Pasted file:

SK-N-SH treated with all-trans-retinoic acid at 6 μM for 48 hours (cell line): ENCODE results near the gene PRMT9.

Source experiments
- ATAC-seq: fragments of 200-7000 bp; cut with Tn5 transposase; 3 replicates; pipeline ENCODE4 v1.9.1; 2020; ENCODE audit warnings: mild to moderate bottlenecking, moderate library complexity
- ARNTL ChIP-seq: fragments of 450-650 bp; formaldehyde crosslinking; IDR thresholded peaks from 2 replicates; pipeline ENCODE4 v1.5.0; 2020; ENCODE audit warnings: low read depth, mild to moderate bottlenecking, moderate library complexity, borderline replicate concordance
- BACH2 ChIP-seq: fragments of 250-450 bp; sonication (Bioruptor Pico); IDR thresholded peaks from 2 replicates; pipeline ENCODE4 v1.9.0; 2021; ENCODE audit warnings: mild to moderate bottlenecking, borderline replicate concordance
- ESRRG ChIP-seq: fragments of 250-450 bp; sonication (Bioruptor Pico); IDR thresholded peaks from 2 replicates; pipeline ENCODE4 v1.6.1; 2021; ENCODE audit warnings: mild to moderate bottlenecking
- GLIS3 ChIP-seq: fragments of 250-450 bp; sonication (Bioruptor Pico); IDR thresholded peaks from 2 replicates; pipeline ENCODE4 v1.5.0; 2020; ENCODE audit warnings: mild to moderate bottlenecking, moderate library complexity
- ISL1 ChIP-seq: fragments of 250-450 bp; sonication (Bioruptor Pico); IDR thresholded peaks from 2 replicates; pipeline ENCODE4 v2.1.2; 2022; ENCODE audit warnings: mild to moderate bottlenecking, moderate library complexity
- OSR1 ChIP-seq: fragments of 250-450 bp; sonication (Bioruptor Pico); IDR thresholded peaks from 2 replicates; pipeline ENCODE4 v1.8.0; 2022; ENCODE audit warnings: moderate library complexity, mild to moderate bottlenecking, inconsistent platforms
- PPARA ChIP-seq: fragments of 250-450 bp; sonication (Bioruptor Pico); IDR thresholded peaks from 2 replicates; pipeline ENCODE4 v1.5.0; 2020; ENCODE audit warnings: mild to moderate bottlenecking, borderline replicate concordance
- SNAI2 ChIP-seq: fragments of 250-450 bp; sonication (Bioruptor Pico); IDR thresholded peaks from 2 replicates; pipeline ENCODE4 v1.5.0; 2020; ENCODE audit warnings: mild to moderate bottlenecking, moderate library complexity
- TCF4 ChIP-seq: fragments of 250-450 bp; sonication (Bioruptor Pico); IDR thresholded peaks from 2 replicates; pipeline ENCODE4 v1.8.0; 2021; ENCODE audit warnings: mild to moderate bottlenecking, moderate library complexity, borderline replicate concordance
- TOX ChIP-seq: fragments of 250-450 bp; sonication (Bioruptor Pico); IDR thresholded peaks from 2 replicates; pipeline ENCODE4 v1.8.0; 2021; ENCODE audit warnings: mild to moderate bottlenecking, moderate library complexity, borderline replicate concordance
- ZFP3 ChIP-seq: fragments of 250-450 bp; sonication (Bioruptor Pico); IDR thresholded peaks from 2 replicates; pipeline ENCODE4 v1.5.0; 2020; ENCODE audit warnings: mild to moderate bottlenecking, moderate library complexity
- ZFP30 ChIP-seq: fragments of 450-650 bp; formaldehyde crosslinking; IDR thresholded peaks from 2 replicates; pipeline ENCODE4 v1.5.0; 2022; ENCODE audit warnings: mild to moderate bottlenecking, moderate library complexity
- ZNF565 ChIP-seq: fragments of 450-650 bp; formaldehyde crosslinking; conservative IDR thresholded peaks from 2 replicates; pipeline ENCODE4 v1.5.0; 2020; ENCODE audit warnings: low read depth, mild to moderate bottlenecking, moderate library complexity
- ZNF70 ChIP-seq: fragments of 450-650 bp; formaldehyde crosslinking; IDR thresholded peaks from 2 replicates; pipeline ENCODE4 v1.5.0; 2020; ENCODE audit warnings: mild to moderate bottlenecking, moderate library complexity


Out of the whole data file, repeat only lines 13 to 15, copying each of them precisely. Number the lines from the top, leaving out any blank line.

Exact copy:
- TOX ChIP-seq: fragments of 250-450 bp; sonication (Bioruptor Pico); IDR thresholded peaks from 2 replicates; pipeline ENCODE4 v1.8.0; 2021; ENCODE audit warnings: mild to moderate bottlenecking, moderate library complexity, borderline replicate concordance
- ZFP3 ChIP-seq: fragments of 250-450 bp; sonication (Bioruptor Pico); IDR thresholded peaks from 2 replicates; pipeline ENCODE4 v1.5.0; 2020; ENCODE audit warnings: mild to moderate bottlenecking, moderate library complexity
- ZFP30 ChIP-seq: fragments of 450-650 bp; formaldehyde crosslinking; IDR thresholded peaks from 2 replicates; pipeline ENCODE4 v1.5.0; 2022; ENCODE audit warnings: mild to moderate bottlenecking, moderate library complexity